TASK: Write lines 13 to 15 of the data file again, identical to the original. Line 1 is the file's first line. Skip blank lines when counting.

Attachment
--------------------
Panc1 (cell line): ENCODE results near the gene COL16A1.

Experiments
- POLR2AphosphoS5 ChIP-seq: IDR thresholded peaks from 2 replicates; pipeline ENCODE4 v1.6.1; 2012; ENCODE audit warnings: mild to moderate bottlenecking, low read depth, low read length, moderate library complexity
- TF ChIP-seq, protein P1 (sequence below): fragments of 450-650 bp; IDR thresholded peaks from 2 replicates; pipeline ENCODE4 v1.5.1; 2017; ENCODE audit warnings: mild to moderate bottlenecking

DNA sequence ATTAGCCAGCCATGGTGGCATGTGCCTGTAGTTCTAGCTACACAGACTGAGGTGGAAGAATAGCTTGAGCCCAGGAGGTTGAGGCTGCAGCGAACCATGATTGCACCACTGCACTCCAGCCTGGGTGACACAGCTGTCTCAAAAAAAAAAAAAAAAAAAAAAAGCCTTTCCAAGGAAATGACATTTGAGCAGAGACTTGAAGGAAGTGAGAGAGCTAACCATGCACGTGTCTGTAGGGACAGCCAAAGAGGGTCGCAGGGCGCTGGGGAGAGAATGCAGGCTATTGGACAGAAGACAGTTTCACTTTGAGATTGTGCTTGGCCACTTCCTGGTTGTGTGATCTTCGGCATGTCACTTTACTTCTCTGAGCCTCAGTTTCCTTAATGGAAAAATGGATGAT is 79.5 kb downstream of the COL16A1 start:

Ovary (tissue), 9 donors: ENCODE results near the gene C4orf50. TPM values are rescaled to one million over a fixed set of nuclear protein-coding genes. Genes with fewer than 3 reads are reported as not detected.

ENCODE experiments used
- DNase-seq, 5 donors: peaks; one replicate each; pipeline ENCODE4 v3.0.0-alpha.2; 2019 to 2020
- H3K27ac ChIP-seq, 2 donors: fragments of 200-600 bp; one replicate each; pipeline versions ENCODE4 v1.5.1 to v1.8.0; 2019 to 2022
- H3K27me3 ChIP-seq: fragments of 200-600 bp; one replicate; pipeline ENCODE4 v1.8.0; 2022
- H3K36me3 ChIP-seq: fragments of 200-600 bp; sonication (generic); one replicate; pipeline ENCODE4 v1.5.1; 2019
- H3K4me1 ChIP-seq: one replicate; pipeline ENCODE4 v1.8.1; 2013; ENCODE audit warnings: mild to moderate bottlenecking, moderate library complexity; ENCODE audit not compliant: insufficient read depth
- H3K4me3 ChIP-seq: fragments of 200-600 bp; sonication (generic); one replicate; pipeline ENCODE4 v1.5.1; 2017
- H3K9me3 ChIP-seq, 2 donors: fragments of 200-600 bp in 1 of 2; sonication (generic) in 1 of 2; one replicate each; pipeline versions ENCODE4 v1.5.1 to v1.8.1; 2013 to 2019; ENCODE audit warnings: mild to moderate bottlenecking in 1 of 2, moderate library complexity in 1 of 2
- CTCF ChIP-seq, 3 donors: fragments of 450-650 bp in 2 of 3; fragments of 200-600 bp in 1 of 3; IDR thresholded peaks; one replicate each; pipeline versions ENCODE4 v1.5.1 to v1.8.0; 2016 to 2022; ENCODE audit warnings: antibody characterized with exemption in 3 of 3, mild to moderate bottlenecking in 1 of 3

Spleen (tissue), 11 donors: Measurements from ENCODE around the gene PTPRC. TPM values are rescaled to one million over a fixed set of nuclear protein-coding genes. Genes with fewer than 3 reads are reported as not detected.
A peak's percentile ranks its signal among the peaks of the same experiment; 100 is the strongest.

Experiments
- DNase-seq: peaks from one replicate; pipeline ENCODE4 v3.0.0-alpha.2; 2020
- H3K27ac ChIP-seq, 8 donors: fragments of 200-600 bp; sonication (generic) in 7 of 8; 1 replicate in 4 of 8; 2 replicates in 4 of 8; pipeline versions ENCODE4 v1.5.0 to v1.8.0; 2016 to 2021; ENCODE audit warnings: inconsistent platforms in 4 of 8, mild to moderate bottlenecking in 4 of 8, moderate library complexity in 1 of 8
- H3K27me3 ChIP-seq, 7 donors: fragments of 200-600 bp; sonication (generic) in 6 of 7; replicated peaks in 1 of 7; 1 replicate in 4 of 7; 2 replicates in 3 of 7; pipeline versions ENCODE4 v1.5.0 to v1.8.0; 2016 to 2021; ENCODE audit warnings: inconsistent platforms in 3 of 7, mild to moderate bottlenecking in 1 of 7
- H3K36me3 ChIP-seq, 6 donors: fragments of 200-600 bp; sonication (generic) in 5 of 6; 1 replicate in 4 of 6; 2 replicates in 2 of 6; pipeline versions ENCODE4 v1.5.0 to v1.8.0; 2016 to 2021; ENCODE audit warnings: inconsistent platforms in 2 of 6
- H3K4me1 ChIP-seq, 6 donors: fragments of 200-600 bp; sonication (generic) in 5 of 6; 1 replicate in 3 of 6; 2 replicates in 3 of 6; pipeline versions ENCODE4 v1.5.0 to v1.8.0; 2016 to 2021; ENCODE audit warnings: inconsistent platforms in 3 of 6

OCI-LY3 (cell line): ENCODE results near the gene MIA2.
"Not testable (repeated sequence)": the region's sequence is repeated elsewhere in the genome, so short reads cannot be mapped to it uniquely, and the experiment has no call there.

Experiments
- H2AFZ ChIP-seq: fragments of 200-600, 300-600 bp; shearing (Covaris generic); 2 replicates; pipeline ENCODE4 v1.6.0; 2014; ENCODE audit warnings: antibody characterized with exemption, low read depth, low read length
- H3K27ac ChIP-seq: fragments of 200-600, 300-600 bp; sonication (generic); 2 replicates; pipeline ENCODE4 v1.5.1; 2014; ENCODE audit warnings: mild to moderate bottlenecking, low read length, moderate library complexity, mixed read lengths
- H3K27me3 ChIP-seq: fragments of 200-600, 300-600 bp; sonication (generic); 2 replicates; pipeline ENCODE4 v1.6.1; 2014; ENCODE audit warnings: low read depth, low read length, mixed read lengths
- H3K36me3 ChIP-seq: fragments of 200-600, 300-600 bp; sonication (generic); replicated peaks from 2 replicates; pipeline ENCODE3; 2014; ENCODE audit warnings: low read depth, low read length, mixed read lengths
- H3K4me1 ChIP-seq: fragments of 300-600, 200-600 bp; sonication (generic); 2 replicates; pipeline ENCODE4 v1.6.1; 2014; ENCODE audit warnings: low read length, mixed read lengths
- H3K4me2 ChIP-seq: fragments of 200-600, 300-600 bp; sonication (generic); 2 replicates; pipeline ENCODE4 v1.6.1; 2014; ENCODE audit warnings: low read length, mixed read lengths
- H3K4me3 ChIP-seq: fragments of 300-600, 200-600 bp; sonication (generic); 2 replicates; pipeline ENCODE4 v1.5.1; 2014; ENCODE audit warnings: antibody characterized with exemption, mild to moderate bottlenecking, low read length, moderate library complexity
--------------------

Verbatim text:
- H3K4me3 ChIP-seq: fragments of 200-600 bp; sonication (generic); one replicate; pipeline ENCODE4 v1.5.1; 2017
- H3K9me3 ChIP-seq, 2 donors: fragments of 200-600 bp in 1 of 2; sonication (generic) in 1 of 2; one replicate each; pipeline versions ENCODE4 v1.5.1 to v1.8.1; 2013 to 2019; ENCODE audit warnings: mild to moderate bottlenecking in 1 of 2, moderate library complexity in 1 of 2
- CTCF ChIP-seq, 3 donors: fragments of 450-650 bp in 2 of 3; fragments of 200-600 bp in 1 of 3; IDR thresholded peaks; one replicate each; pipeline versions ENCODE4 v1.5.1 to v1.8.0; 2016 to 2022; ENCODE audit warnings: antibody characterized with exemption in 3 of 3, mild to moderate bottlenecking in 1 of 3